Liverpool home, 30.12.06

Last updated : 01 January 2007 By SpursMAD

John Cross, Daily Mirror: Hossam Ghaly was poor.

It was a disappointing first half but Liverpool were always on top with the outstanding Kuyt and Bellamy running the Tottenham defence ragged and Xabi Alonso and Steven Gerrard outstanding.

The goal was no more than Liverpool deserved. Bellamy limping off upset Liverpool's dominance and yet they rarely looked in danger, largely due to Jamie Carragher's towering defensive performance.

It was a bitter defeat for Tottenham, which put their season and aspirations in stark perspective.

Alyson Rudd, The Times: Liverpool created fewer chances than usual and scored a rare scrappy goal.

The disgruntled home fans then spent half-time seemingly hatching a plan. As Liverpool opened the second half with more zest and purpose, Tottenham supporters frantically chanted for Dimitar Berbatov to come off the bench.

Jol had planned to use him for ten minutes or so because the striker had been ill with a high temperature the day before, but in the end he played for half an hour and nearly snatched an equaliser, but Tottenham missed the creativity of Robbie Keane and Aaron Lennon.

David Miller, Daily Telegraph: Tottenham and Liverpool were robustly intent, in pursuit of a top-four Premiership place, firstly on preventing the opposition from playing, secondly on snatching at such brief openings as might intermittently flicker into view.

Liverpool proved to be marginally the better on both counts, and deserved to win despite an energetic rally by Spurs over the last 20 minutes. Yet the spectacle was largely so artless that many neutrals will have yearned for a Gary Lineker or a Kenny Dalglish to add a touch of sophistication.

here was functionalism at its least appealing: perhaps inevitable with the stress of two games in five days and a third awaiting today.

Steven Gerrard, MBE, flung himself into incessant challenges in the rain-drenched possession battle that surged from penalty area to penalty area — and too infrequently into either.

By half-time a collective week's wages of £1 million or so had produced one shot worth the name.

The scene, if not the weather, brightened in the second half and Liverpool enjoyed a spell in which they should have put any Tottenham recovery beyond reach.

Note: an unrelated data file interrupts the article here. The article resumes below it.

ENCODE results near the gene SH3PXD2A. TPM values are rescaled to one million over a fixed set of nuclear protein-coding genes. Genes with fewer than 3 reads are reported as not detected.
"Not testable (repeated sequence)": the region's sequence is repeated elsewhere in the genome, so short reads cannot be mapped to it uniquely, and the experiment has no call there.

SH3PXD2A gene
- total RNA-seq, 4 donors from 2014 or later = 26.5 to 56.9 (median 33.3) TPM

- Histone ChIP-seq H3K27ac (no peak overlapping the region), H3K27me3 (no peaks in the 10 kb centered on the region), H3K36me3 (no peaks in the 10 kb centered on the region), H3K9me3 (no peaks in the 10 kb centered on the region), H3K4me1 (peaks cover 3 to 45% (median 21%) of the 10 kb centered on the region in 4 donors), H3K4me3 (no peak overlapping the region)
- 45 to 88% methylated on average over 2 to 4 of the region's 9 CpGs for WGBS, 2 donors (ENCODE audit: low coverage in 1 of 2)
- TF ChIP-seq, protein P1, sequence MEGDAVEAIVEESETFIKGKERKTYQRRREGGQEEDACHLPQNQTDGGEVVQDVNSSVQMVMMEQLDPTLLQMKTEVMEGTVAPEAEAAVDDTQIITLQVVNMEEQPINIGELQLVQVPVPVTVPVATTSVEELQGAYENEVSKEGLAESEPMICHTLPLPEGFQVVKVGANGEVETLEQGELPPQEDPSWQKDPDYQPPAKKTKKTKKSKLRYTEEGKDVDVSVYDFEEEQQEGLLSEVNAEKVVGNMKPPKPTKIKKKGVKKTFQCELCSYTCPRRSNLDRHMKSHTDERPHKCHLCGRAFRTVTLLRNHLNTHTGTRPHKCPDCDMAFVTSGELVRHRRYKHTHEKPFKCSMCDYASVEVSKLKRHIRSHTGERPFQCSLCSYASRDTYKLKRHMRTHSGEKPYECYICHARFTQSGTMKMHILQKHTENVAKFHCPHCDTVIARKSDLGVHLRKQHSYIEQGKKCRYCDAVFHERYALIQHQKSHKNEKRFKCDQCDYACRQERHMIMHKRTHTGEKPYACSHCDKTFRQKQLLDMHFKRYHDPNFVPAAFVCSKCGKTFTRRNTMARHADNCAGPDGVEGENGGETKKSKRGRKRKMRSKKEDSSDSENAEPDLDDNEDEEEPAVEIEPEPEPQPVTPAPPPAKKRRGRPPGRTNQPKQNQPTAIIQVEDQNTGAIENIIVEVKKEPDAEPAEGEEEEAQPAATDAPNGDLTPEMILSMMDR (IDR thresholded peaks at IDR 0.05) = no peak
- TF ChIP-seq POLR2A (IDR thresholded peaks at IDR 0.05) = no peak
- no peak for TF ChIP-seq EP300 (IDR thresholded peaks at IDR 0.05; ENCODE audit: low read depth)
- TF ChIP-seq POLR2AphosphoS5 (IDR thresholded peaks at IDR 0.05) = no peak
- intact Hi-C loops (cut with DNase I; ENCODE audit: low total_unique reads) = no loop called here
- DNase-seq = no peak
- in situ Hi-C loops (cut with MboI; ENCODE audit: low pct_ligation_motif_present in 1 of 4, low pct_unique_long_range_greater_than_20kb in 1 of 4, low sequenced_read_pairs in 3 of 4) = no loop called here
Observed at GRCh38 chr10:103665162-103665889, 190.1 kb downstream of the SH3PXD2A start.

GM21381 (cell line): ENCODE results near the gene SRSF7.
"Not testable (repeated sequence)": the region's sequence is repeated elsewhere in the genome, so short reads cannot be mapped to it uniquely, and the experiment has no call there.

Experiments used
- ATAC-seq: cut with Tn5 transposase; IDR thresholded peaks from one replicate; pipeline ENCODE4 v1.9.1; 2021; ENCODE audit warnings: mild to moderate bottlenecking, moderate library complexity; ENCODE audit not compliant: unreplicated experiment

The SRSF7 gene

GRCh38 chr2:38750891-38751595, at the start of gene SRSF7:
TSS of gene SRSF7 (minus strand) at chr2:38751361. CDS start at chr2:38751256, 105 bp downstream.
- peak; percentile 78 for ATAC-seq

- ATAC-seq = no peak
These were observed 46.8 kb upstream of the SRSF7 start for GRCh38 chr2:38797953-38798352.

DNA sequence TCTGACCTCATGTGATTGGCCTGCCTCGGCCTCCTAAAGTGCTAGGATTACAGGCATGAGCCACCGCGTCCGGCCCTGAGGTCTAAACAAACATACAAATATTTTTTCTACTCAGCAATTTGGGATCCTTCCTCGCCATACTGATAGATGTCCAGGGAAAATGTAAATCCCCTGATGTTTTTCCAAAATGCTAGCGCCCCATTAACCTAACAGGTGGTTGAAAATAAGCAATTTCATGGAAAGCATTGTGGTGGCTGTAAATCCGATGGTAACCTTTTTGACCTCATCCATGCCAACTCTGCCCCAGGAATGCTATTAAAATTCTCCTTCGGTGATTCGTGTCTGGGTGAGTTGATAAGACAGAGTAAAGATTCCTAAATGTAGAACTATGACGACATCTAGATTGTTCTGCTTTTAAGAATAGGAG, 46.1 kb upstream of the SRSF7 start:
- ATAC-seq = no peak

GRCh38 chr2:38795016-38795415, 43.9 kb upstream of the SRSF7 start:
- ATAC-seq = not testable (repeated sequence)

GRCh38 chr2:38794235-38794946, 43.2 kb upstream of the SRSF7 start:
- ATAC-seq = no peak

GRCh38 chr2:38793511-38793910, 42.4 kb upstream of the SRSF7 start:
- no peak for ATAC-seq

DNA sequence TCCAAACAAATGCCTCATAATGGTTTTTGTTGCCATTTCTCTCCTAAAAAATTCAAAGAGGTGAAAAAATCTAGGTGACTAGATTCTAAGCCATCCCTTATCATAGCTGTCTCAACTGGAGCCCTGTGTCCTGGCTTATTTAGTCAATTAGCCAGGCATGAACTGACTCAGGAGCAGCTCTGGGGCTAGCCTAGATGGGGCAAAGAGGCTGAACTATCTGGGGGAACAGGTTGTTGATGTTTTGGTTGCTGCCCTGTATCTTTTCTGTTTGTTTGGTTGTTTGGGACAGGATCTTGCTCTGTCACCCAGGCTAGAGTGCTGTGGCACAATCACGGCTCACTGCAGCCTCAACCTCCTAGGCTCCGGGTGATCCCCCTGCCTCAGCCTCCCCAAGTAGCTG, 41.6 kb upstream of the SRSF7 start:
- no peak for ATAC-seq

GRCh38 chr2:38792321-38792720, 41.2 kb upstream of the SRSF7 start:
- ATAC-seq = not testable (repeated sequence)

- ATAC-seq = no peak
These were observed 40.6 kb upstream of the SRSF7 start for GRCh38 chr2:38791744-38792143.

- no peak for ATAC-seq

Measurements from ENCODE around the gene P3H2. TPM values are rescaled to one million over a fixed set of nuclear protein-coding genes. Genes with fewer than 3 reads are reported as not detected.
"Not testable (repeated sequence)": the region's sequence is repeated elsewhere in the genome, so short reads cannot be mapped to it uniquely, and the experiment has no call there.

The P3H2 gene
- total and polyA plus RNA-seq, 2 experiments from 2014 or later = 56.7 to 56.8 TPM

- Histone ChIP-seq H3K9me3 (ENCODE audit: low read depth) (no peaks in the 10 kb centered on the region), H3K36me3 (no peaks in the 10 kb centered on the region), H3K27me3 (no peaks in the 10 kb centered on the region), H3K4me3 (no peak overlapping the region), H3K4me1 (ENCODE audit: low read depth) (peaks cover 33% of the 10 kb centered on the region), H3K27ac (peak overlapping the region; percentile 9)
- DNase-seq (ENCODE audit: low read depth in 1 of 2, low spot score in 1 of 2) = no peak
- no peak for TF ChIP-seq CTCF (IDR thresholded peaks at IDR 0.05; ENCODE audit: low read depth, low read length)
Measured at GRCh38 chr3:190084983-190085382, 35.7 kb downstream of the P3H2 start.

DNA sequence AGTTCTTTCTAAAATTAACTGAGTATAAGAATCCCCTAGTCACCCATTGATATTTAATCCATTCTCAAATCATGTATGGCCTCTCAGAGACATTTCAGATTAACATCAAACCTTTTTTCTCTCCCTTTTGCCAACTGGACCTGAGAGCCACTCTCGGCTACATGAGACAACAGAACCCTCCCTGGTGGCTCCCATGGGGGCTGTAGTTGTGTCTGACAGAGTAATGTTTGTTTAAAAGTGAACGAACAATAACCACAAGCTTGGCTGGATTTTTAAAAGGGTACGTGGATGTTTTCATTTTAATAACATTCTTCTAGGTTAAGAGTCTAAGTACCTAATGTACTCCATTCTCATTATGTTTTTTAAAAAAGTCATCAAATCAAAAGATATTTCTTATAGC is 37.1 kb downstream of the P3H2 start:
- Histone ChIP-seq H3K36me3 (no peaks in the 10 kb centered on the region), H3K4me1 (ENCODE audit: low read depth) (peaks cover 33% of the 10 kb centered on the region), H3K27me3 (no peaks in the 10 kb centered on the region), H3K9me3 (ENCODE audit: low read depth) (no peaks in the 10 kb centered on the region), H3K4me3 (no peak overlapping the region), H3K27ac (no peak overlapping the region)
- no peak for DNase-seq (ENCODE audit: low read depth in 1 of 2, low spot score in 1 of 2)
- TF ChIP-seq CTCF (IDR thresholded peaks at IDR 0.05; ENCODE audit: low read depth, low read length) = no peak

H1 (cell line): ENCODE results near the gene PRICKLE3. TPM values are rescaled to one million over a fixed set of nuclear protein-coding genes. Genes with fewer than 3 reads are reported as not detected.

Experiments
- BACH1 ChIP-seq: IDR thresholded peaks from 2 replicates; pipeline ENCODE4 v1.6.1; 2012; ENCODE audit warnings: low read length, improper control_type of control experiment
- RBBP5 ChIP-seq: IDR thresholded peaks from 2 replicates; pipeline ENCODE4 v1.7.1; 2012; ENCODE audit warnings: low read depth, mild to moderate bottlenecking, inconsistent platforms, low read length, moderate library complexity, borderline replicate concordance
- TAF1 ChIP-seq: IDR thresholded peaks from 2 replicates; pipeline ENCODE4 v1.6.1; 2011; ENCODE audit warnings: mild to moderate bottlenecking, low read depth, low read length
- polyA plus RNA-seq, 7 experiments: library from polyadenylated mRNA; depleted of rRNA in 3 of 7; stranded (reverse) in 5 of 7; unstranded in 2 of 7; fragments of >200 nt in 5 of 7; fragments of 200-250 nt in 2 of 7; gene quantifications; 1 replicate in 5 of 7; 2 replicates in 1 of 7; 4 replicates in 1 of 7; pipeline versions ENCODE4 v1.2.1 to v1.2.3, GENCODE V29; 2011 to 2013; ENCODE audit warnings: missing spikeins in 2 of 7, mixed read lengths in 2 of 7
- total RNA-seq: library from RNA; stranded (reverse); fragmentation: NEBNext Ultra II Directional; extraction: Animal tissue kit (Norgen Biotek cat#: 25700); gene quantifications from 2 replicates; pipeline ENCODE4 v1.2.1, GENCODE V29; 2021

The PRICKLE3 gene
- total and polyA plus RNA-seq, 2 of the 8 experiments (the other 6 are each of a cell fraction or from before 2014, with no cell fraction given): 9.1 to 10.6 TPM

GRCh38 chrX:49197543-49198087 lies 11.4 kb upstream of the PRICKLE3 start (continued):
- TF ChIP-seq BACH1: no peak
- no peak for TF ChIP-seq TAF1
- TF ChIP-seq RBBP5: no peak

The strange replacement of mobile, menacing Kuyt by pedestrian Peter Crouch found Liverpool reduced to prosaic proportions.

Though conspicuously missing the craft of Ledley King at the back and Aaron Lennon up front, Spurs mounted a lively if technically limited revival.

Spurs manager Martin Jol then pushed Davenport into attack, which is about as fruitless an exercise as was Danny Blanchflower long ago sending forward barn-door Maurice Norman. Lacking guile in midfield as Tom Huddlestone tired, Tottenham resorted to the defensive bombardment of Liverpool with 50-yard mortars.

Jermain Defoe was extinguished by Liverpool's all-encompassing back line.

The ambition to play football starting from the back sorely requiresd the touch of King. Yet there will be days when Tottenham play worse and win. Below full strength, Tottenham lacked the power still evident in Liverpool's ranks.

Kevin McCarra, The Guardian: This was an opportunity for Tottenham to smash through the glass ceiling and leave Liverpool picking shards of glass out of their wounds. In the event the game showed that bursting into the elite is not necessarily about comparing skills and sophistication with a leading club. Saturday's match called more for doggedness as the winter rain mounted its onslaught on the White Hart Lane surface. Liverpool played to a more dependable standard and were the masters of durability all afternoon. There was a humility about them, with Steven Gerrard disregarding his MBE and acting like a member of the labouring classes as he worked busily in the mud. In addition Jamie Carragher, competitive and resourceful, did more than anyone to stymie a Spurs comeback.

Dirk Kuyt showed all his brightness and mobility while Craig Bellamy was equally lively. Spurs were aided when the latter was taken off as a precautionary measure because of a tight hamstring, but the damage had been done by then and Jol's side had inflicted it on themselves.

There had been a fatigue-tinted carelessness about Spurs before the interval, with Tom Huddlestone starting to realise the disadvantages of being a first-team regular, but the midfielder rallied thereafter and so did the players around him, even though the line-up was not at its strongest. Robbie Keane's unpredictability continued to be missed.

Illness had stoked the Bulgarian's temperature to 39.7C on Friday and it was surprising that he could look as if he was on fire in a different sense when he came off the bench to vex the Liverpool defence. Before that Mido, pressed into service, had appeared as lacking in fitness as the manager knew him to be.